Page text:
For a long time, many of us on the left knew it was happening. The National Party has been feeding its pet bloggers, and some tame mainstream (MSM) journalists with its smear lines. Now it has been publicly outed, and some in the MSM seem remarkably complacent about it – at times they almost seem to celebrate the slick, and tricky success of it.
Two days, two articles, two different media outlets admitting that they know National use Slater/Farrar to smear and dissemble.
Both media outlets admit they are still happy to run those lines without attribution to who actually provides the source material.
All these examples of dirty tricks, whisper campaigns and character assassination go by without comment. Our media are captured, lazy and unable to function properly.
Can’t forget the new front in the Nats media machine Gossip.
Some extracts from the linked articles:
The election is nearly six months away, but National is already winning the media war.
Herald political commentator John Armstrong cannot recall an earlier start to the unofficial campaign, which has so far been notable for “frippery, sideshows and the inconsequential”.
But diversionary tactics and John Key’s popularity have worked, and Labour is not getting a chance to promote its policies.
National has developed a media network incorporating the Whale Oil website, Kiwiblog and commentators Matthew Hooton and Michelle Boag.
They have been feeding the media appetite for short, sharp crises to fill online news space.
It is Labour’s job to counter National’s influence over the news agenda. But it does not have many of its own partisans in the media; the left-leaning website The Daily Blog does not have an audience to compare with Whale Oil.
Matt McCarten was an articulate voice for the left during his time as a columnist for the Herald On Sunday, but he is now working for Labour.
THE SMEAR CAMPAIGN
Do smear campaigns work?
Short answer – of course.
If they didn’t, they would not be a time-honoured political tool.
But the trick is maintaining the appearance of keeping your hands clean. In 2008, when Labour was caught out trying to gather material to drop an “H-bomb” on John Key it backfired spectacularly. But that was in the days when smartphones were still new, and it was not so easy to plant an internet meme and see it spread like wildfire before it had been proved or disproved.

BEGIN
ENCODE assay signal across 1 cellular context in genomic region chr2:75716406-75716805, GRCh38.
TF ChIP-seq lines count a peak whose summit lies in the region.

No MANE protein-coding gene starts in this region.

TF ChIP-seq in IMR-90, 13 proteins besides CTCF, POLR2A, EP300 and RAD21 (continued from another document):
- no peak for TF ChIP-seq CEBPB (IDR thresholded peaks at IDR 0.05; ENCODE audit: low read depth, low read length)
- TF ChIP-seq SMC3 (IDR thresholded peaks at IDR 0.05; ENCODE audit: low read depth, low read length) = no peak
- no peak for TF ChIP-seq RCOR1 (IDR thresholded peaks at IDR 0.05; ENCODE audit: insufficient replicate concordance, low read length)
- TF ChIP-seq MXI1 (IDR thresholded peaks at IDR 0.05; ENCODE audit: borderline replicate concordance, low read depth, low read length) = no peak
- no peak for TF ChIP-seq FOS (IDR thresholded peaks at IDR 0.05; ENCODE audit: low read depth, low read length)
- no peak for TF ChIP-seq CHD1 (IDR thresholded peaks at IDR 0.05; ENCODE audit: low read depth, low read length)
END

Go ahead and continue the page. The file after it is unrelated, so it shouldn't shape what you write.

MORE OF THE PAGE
Would that story have played out differently in 2014?
When a senior adviser to Key was caught out earlier this year supplying photographs to shock-jock blogger Cameron Slater, it was confirmation that the major parties see blogs as an important outlet for stories they prefer to keep at arm’s length or don’t want their fingerprints on.
The fact that Jason Ede supplied Whaleoil with photos of rubbish from a press gallery party was less of a revelation than the fact that feeding the blogs is officially part of his job description. Key used to give a passable impression of someone who had just noticed a bad smell under his nose whenever he was questioned about National’s links to Slater. Not so now.
Key even admits to having a direct line to the blogger.
Links between the Left-wing blog The Standard and Labour are just as scrutinised; the blog has not always been a friend to Labour, and was pivotal in destabilising David Shearer’s leadership. But the fact that a confidante of David Cunliffe’s is a chief contributor to The Standard aligns it much more closely to the current regime.
Fact check –
Cunliffe has had some guest posts published on The Standard. That does not make him “a chief contributor”. “a confidante”? Seems a little over-stated to me.
Gossip columnist, Rachel Glucina:
A former friend and employee of Kim Dotcom spoke exclusively to The Diary from Los Angeles yesterday about the internet tycoon as he launched his foray into New Zealand politics.
Alex Mardikian played fixer for Dotcom, bringing people together and making things happen. He was a close friend and trusted adviser, living in the Coatesville mansion and watching Dotcom first-hand. He says he was paid a monthly retainer, but left in 2012.
And Chris Trotter rightly asks how these authors are able to run similar smear lines via access to some crucial sources.
What is clear, however, is that the material currently being used to discredit Dotcom and undermine his Internet Party launch did not just descend from the clouds in the hands of blameless angels. The information being drip-fed to the news media was assembled and distributed in an organised fashion. Introductions were arranged. Phone-calls were made. “Eye-witness” testimonies were recorded.
Of course, it’s always possible that the FBI, the BKA and their Kiwi equivalents had absolutely nothing to do with the current smear campaign against Dotcom. The information about Nazi memorabilia and the damning testimony of erstwhile employees and friends may simply be the fruit of outstanding journalistic research on the part of Cameron Slater and Rachel Glucina.
Then again, they might have had help.
Where is the critical fourth estate on this? Or are some writers just willing participants in the Nat smear machine? A critical fourth estate, working in the public interest, would be speaking truth to power, not celebrating the success of a well orchestrated political smear machine.